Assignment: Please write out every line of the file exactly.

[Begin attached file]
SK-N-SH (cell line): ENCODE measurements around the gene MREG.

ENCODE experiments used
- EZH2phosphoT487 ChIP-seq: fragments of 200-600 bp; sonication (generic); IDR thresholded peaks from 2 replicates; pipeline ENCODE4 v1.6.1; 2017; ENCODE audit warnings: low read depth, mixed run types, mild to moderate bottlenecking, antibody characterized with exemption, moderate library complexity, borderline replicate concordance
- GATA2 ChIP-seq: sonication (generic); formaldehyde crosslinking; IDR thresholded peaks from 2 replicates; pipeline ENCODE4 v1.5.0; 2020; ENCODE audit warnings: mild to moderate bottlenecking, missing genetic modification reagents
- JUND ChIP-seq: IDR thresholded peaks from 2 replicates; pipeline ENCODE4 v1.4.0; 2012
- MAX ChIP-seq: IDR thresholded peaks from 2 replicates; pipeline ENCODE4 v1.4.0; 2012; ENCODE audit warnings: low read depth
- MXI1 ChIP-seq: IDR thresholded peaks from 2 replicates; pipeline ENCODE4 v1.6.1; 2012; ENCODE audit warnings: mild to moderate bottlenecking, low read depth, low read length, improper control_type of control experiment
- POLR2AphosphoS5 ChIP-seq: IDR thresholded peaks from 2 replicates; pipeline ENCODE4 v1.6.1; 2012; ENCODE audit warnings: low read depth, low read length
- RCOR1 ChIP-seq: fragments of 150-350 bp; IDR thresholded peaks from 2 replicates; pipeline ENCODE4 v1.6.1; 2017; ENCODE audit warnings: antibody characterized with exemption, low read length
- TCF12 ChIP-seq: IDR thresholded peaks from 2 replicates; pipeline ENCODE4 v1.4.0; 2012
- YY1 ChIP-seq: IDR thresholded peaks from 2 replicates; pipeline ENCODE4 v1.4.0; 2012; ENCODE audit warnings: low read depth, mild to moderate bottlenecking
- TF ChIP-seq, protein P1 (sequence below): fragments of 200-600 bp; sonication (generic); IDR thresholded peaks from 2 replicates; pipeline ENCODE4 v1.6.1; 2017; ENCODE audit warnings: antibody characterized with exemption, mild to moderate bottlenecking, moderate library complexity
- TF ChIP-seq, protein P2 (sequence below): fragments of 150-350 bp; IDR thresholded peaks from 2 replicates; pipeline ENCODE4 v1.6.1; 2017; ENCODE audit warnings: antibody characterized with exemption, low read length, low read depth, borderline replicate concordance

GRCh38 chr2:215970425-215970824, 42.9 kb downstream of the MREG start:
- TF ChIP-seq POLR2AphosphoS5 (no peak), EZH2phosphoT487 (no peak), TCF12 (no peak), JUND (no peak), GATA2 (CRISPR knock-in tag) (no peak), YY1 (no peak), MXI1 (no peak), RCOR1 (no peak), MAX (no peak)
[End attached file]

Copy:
SK-N-SH (cell line): ENCODE measurements around the gene MREG.

ENCODE experiments used
- EZH2phosphoT487 ChIP-seq: fragments of 200-600 bp; sonication (generic); IDR thresholded peaks from 2 replicates; pipeline ENCODE4 v1.6.1; 2017; ENCODE audit warnings: low read depth, mixed run types, mild to moderate bottlenecking, antibody characterized with exemption, moderate library complexity, borderline replicate concordance
- GATA2 ChIP-seq: sonication (generic); formaldehyde crosslinking; IDR thresholded peaks from 2 replicates; pipeline ENCODE4 v1.5.0; 2020; ENCODE audit warnings: mild to moderate bottlenecking, missing genetic modification reagents
- JUND ChIP-seq: IDR thresholded peaks from 2 replicates; pipeline ENCODE4 v1.4.0; 2012
- MAX ChIP-seq: IDR thresholded peaks from 2 replicates; pipeline ENCODE4 v1.4.0; 2012; ENCODE audit warnings: low read depth
- MXI1 ChIP-seq: IDR thresholded peaks from 2 replicates; pipeline ENCODE4 v1.6.1; 2012; ENCODE audit warnings: mild to moderate bottlenecking, low read depth, low read length, improper control_type of control experiment
- POLR2AphosphoS5 ChIP-seq: IDR thresholded peaks from 2 replicates; pipeline ENCODE4 v1.6.1; 2012; ENCODE audit warnings: low read depth, low read length
- RCOR1 ChIP-seq: fragments of 150-350 bp; IDR thresholded peaks from 2 replicates; pipeline ENCODE4 v1.6.1; 2017; ENCODE audit warnings: antibody characterized with exemption, low read length
- TCF12 ChIP-seq: IDR thresholded peaks from 2 replicates; pipeline ENCODE4 v1.4.0; 2012
- YY1 ChIP-seq: IDR thresholded peaks from 2 replicates; pipeline ENCODE4 v1.4.0; 2012; ENCODE audit warnings: low read depth, mild to moderate bottlenecking
- TF ChIP-seq, protein P1 (sequence below): fragments of 200-600 bp; sonication (generic); IDR thresholded peaks from 2 replicates; pipeline ENCODE4 v1.6.1; 2017; ENCODE audit warnings: antibody characterized with exemption, mild to moderate bottlenecking, moderate library complexity
- TF ChIP-seq, protein P2 (sequence below): fragments of 150-350 bp; IDR thresholded peaks from 2 replicates; pipeline ENCODE4 v1.6.1; 2017; ENCODE audit warnings: antibody characterized with exemption, low read length, low read depth, borderline replicate concordance

GRCh38 chr2:215970425-215970824, 42.9 kb downstream of the MREG start:
- TF ChIP-seq POLR2AphosphoS5 (no peak), EZH2phosphoT487 (no peak), TCF12 (no peak), JUND (no peak), GATA2 (CRISPR knock-in tag) (no peak), YY1 (no peak), MXI1 (no peak), RCOR1 (no peak), MAX (no peak)